Check the protected light on the surge protector because it will stop working at some point. At that point it will turn into a power strip (losing its ability to absorb power spikes).
Are Power Strips Safer than Extension Cords?
Power strips may be safer than extension cords just because they are not as long. The longer the wire, the more resistance it will add and the less amps you can draw from it.
That means that you shouldn’t use very long (cheap) extension cords with power tools and other equipment that require lots of amps (15-20 amps and such).
If you can, make sure to use your power tools as close to the power socket as possible and avoid long extension cords.
OR you can use an extension cord with a high “gauge” (indicated on the thing).
The longer the extension cord, the fewer amps you can draw.
- 16 gauge 25-foot extension cord: 30 amps
- 16 gauge 100-foot extension cord: 10 amps
Then the tool can overheat and you shorten its life! The extension cord can also overheat.
You need to consider: What’s the largest tool (largest draw) you’ll be using with the power strip or extension cord, and what’s the longest distance you need? Then you know what to look for.
Here is a blog about should unplug things off before switching them off?
Where Should You Avoid Using Power Strips?
Here are some places where you should avoid using power strips:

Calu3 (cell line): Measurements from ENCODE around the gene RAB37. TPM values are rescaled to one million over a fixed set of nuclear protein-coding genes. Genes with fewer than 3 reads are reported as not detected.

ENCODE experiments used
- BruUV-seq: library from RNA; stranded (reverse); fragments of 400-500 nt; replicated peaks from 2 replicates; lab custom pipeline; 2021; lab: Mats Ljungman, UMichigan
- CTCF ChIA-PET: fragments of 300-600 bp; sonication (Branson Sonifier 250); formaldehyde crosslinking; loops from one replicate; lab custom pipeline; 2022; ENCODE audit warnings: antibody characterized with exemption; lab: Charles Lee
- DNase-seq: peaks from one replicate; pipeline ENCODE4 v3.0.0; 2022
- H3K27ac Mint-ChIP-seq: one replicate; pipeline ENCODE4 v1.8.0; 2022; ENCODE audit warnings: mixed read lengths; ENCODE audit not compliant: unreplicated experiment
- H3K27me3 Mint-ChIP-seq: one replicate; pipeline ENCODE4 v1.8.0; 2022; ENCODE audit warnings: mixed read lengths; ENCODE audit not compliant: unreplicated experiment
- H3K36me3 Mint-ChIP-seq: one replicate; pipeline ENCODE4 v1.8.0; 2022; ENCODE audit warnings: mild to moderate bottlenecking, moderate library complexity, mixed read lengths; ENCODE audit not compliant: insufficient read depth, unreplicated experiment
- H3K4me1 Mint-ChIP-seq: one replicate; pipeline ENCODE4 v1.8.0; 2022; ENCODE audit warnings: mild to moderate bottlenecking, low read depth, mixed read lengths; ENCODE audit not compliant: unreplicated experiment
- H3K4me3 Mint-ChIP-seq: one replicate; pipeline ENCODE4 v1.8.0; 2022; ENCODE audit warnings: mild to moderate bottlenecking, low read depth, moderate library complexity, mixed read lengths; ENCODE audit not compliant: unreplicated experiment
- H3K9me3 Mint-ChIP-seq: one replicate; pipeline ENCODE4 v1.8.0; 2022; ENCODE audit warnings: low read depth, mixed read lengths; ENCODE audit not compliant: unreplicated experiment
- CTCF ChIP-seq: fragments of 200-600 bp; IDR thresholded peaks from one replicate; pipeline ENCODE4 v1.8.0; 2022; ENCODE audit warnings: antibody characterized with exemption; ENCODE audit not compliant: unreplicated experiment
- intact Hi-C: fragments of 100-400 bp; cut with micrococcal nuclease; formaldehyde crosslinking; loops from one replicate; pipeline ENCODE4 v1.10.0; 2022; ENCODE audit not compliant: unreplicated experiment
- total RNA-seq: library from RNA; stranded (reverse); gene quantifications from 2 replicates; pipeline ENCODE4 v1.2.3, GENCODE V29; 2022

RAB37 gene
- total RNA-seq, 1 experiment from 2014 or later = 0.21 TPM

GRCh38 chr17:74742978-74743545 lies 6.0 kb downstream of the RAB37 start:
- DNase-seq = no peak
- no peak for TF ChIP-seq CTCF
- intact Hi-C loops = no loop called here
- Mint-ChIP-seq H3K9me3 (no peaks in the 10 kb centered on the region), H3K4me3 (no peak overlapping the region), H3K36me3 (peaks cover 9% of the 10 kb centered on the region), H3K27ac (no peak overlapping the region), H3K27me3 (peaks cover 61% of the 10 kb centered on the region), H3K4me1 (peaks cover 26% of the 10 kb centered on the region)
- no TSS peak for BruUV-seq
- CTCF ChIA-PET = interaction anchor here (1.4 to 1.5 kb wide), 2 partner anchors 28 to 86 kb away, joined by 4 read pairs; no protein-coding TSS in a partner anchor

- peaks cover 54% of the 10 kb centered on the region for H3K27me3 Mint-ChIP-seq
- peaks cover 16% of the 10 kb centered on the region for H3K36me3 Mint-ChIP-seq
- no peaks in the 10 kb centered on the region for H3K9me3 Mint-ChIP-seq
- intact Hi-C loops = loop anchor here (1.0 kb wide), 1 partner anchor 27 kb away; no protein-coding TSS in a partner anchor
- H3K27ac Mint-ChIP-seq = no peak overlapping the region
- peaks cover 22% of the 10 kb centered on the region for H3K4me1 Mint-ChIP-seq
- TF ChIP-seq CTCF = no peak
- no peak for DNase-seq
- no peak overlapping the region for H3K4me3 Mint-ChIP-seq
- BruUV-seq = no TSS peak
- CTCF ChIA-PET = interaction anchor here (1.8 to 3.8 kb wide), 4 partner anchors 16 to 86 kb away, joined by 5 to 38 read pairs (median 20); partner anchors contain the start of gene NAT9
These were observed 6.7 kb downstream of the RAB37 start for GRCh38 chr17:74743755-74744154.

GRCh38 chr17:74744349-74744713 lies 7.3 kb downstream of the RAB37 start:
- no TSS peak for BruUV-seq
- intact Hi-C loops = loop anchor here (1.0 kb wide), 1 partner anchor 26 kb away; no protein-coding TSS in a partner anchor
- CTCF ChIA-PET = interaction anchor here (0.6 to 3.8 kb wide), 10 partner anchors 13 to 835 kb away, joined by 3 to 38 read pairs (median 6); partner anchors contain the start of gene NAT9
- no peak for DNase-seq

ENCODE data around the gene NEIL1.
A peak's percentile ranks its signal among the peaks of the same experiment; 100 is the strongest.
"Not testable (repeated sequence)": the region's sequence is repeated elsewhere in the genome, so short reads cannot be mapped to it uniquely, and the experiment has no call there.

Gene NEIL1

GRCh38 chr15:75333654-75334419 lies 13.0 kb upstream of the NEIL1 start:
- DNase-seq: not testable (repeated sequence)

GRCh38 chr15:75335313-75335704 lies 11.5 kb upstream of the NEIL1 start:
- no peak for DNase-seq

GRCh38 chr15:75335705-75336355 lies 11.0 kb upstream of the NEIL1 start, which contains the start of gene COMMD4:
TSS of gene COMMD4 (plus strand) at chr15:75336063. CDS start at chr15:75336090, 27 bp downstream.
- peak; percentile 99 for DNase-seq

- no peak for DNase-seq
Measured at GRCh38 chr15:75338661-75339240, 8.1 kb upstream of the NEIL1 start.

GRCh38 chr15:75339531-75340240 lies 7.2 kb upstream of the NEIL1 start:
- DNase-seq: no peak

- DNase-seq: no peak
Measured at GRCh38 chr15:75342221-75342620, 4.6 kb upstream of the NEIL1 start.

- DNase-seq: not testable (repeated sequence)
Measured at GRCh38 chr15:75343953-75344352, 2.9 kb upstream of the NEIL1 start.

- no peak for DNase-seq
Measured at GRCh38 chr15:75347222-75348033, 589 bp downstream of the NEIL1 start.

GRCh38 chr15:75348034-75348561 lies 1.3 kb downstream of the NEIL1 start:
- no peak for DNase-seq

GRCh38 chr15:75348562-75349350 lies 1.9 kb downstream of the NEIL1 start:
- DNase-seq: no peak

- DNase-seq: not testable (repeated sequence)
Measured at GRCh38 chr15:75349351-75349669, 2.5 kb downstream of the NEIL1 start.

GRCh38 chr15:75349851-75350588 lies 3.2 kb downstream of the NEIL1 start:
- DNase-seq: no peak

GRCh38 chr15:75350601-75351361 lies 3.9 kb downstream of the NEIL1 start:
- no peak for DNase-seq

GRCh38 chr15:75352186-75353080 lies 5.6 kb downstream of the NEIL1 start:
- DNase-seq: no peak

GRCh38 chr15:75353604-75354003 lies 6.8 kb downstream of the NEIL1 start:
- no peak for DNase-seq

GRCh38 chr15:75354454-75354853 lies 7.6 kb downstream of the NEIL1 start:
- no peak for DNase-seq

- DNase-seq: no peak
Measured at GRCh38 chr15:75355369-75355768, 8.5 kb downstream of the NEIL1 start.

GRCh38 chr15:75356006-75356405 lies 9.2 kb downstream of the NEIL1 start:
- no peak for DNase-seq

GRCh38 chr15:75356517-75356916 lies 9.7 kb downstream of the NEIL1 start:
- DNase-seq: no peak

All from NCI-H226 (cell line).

Bathrooms are wet areas, which means that electrical equipment is likely to get damaged if it gets wet — even accidentally.
If you need to plug something into an outlet in your bathroom (for example, a hair dryer), be sure that it has its own waterproof housing so that water doesn’t damage any of its internal components.
In basements or crawl spaces.
Basements and crawl spaces are often unheated areas of your home, so they tend to be colder than other rooms in your house during winter months when you need heating more than ever before.
They can also be moist.
This makes them poor locations for installing power strips.
Power strips located under carpets or heavy furniture can be crushed by weighted items such as desks or bookcases, causing damage to their internal components and possibly resulting in a fire hazard.
You should never run extension cords or power strips under carpets as they need ventilation. Read more here about power strips and extension cords and ventilation.
If you have no other choice but to use one under heavy furniture, make sure it’s free of any sharp edges that could puncture it.
Where Is It Safest to Use a Power Strip?
When using a power strip inside your home, keep these tips in mind.
Use surge protectors instead of power strips whenever possible. A surge protector offers more protection against electrical surges than a power strip does — but only if it has enough outlets connected through the right kind of wiring (for instance, coaxial cable or phone line).
If you’re not sure whether your surge protector has these features or not, check with its manufacturer before using it with sensitive electronics like computers and televisions.
While a power strip can be handy, if you want to minimize the risk of electrical fires and power surges, it may be better to unplug electronics when you’re not using them.
At the very least, keep your unused electronics unplugged when they’re not in use.
Read our blog here about can power strips be plugged into extension cords?